A Howard Brodie sketch from Guadalcanal. (Library of Congress)

Two of the GIs hauling the boat downstream are shirtless, their bayonets sheathed at their belts. Another walks through the water naked, a pipe clenched in his teeth. Two more sit in the boat, ammo pouches slung over their shoulders, rifles at the ready.

A wounded man sits with them, his head slumped on his arms. Another smokes a cigarette.

In the lower left corner of the black and white sketch, the caption reads: “Bringing wounded down Matanikau River.”

They are Howard Brodie’s GIs. Ragged, shirtless, helmets unstrapped, beards overgrown, men bent with the exhaustion, heat and misery of the World War II fighting on the South Pacific island of Guadalcanal.

Two privates, John Minihan of Rockford, Ill., right, and Sal de George, of New York City, left, kneel to operate a machine gun from their dugout during the Battle of Guadalcanal. (Howard Brodie Collection, Library of Congress)

They are lean, sinewy, sometimes faceless, as they slog, laden with rifles, grenades and entrenching shovels through the heat and wet of the jungle.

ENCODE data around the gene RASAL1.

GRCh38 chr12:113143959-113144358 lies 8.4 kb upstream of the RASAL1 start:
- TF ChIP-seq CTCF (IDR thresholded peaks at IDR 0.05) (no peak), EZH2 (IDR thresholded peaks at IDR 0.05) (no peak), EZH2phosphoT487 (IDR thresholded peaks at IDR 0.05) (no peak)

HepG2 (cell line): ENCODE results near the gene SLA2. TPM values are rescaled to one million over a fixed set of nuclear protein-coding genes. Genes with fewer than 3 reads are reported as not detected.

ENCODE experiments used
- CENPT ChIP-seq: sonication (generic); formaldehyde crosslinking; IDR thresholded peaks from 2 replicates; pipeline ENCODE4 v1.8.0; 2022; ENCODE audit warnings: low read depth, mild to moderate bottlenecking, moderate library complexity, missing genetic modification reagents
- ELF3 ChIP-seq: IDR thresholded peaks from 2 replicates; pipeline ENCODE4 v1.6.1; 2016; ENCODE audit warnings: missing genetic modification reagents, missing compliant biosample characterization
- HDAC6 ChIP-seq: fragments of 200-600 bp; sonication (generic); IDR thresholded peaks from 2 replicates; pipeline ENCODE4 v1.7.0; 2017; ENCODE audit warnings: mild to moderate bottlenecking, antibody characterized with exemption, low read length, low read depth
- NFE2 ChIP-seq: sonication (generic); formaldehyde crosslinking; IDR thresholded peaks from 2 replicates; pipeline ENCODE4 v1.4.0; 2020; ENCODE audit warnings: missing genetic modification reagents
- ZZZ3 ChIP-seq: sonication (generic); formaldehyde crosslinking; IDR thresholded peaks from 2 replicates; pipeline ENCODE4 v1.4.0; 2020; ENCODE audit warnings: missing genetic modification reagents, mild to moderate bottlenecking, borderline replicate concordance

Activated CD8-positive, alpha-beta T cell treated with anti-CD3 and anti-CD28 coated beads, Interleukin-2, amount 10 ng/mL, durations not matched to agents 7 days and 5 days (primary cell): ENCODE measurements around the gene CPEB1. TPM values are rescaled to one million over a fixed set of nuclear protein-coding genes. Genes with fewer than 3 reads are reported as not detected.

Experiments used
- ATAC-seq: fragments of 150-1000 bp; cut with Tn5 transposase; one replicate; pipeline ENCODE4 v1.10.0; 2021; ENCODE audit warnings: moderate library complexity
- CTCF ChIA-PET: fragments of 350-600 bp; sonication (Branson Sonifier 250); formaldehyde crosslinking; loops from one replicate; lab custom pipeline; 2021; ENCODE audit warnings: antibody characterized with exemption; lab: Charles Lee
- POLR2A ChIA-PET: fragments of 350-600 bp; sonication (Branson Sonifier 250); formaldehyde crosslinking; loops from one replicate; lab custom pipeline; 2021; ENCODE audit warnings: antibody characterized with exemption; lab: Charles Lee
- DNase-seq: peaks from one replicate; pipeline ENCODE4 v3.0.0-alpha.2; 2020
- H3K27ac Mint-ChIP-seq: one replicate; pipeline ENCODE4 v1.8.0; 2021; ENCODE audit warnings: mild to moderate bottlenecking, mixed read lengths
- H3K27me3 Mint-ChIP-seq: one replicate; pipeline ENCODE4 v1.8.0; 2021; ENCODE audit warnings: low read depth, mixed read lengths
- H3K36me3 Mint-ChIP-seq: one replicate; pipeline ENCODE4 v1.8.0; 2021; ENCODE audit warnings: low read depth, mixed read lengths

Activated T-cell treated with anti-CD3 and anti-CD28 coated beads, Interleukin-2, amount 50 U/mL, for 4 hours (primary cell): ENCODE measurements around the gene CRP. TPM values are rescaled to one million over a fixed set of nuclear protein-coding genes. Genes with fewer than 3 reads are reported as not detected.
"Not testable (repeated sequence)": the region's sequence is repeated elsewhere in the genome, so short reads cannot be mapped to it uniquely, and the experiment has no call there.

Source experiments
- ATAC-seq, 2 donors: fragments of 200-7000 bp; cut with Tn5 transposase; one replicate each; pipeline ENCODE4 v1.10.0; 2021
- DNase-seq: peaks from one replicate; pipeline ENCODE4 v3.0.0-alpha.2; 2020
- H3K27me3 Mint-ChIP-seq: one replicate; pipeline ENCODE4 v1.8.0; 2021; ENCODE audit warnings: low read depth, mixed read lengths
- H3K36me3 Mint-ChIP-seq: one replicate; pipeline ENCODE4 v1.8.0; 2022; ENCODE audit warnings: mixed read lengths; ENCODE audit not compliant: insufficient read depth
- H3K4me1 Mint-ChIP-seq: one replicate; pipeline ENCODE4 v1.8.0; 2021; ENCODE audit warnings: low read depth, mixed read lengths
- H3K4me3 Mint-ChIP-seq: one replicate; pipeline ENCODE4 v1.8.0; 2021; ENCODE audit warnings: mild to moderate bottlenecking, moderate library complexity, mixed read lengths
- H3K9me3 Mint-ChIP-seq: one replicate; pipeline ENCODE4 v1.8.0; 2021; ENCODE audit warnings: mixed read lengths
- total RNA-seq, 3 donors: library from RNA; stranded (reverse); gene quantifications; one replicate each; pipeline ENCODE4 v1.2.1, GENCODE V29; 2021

Aug. 7 marks the 75th anniversary of the start of the grim Guadalcanal campaign, which went on for six months in 1942 and ’43 and killed almost 40,000 Japanese and Americans.

Brodie, a 27-year-old former illustrator with the San Francisco Chronicle, was then an Army combat artist, who, with graphite and crayon, sketched his comrades as they huddled in foxholes and dugouts, and marched along remote trails.

On an illustration of a line of weary-looking soldiers filing past a dead Japanese, Brodie wrote: “the stench … was nauseating.”

On a detailed drawing of two rumpled soldiers in a bunker, he wrote, “sketched this inside a dugout — PFCs John … Minihan (R) + Sal De George … handle their 30 cal heavy machine gun.”

Brodie, whose Guadalcanal sketches are in the Library of Congress, then worked for the Army’s weekly Yank magazine, published during World War II.

The rear of a jeep as two soldiers drive the body of a dead comrade down Mount Austen during the Battle of Guadalcanal. (Howard Brodie Collection, Library of Congress)

He went on to sketch the war in the Europe. His memorable drawing of the German execution of American prisoners outside Malmedy, Belgium, in 1945, captured the horrified faces of the GIs at the moment the Germans open fire.

He also covered the Korean War, drew stark portraits from the early years of the war in Vietnam and drew religious themes.

He was perhaps best known for as a courtroom artist. Working often for CBS, he sketched such figures as mass murderer Charles Manson, U.S. Sen. Robert Kennedy’s assassin Sirhan Sirhan, and Supreme Court Justice Thurgood Marshall.

In combat, Brodie never carried a weapon, according to his 2010 obituary in the New York Times, and was awarded a bronze star medal for valor.

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